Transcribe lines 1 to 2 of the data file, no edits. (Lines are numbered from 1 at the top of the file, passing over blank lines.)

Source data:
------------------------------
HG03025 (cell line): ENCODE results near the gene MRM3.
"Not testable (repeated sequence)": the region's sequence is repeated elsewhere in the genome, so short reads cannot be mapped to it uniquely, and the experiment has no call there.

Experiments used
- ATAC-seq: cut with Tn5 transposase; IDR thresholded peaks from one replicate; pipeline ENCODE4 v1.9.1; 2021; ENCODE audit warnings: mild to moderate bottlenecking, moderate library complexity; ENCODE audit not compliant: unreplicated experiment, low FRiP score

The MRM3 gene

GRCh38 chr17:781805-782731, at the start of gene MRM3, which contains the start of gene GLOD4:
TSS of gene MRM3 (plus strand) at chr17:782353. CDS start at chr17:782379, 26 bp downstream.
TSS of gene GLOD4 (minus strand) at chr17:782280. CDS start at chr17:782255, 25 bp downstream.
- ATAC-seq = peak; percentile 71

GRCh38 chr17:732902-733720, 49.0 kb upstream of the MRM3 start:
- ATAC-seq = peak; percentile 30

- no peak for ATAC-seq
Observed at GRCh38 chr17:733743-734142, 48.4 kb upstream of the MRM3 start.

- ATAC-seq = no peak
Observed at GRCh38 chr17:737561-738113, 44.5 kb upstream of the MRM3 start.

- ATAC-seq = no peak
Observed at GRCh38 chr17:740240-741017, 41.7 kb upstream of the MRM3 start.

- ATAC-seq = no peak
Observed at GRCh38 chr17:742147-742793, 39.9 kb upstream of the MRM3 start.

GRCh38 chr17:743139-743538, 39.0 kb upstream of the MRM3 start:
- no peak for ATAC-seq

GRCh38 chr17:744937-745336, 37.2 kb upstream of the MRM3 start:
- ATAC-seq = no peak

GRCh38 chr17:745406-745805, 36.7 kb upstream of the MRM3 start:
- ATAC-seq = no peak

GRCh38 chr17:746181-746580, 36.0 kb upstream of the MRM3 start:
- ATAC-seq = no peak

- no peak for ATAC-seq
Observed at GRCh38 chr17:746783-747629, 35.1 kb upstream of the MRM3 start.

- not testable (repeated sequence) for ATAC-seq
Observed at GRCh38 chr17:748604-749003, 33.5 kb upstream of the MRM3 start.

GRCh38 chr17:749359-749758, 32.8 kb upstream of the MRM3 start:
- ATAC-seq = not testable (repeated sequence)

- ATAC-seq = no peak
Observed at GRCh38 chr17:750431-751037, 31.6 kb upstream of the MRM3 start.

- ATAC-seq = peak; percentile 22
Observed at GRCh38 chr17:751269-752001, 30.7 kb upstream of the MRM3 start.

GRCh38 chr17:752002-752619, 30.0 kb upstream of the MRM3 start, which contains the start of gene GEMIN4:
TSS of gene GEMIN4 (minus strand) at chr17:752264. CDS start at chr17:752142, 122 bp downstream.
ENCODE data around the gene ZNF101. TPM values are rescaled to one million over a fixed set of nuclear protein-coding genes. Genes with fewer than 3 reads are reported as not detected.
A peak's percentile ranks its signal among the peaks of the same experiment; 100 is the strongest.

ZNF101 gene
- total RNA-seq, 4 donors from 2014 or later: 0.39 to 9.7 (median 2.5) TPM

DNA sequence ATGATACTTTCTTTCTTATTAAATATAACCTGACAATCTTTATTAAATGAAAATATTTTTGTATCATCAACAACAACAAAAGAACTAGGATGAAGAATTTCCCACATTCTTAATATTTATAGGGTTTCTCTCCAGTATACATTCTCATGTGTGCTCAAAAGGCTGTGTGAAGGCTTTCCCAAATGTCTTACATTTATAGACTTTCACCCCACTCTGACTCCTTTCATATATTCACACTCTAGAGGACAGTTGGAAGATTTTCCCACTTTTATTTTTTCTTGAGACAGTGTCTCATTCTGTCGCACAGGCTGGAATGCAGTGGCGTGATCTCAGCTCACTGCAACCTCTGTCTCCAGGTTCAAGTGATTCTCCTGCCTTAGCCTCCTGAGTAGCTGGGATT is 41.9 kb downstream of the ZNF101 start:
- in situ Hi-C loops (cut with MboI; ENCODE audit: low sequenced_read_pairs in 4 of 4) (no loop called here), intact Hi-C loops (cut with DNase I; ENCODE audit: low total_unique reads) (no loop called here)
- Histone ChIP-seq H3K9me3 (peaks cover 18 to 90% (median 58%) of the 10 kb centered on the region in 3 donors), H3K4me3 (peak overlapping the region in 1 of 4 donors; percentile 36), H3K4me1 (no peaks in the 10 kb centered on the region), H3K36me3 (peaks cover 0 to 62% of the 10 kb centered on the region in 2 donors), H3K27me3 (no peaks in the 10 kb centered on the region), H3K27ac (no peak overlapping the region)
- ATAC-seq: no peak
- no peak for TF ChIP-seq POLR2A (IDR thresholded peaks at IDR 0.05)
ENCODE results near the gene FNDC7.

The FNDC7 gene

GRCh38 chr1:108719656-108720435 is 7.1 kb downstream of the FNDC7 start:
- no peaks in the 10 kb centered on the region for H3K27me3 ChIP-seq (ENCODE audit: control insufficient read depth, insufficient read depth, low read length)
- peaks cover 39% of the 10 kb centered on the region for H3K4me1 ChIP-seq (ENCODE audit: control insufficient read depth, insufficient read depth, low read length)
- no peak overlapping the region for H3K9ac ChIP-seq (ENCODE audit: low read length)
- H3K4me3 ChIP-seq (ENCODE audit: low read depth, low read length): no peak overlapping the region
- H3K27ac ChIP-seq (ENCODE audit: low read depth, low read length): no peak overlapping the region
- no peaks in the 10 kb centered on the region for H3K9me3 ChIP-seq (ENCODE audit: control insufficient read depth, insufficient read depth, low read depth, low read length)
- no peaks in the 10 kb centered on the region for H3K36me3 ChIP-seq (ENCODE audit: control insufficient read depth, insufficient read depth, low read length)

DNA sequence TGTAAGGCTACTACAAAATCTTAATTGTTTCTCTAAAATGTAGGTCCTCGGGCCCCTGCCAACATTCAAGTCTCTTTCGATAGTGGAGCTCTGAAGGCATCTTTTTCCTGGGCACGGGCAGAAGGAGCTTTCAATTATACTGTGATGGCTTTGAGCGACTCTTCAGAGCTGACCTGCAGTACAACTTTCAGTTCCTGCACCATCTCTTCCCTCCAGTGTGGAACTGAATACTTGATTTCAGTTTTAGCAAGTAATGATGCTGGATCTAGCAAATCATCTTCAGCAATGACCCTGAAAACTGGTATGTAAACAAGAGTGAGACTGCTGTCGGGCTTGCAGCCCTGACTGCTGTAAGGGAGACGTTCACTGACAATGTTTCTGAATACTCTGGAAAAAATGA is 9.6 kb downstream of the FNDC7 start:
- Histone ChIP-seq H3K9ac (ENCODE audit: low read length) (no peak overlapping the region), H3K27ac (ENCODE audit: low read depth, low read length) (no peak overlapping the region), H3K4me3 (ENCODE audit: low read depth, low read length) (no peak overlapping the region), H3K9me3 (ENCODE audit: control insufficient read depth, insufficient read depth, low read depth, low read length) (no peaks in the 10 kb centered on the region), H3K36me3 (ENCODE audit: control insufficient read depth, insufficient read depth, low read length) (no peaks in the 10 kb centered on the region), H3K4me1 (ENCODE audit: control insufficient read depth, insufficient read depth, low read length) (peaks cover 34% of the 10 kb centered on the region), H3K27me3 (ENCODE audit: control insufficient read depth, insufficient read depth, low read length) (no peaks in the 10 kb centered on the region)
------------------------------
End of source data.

HG03025 (cell line): ENCODE results near the gene MRM3.
"Not testable (repeated sequence)": the region's sequence is repeated elsewhere in the genome, so short reads cannot be mapped to it uniquely, and the experiment has no call there.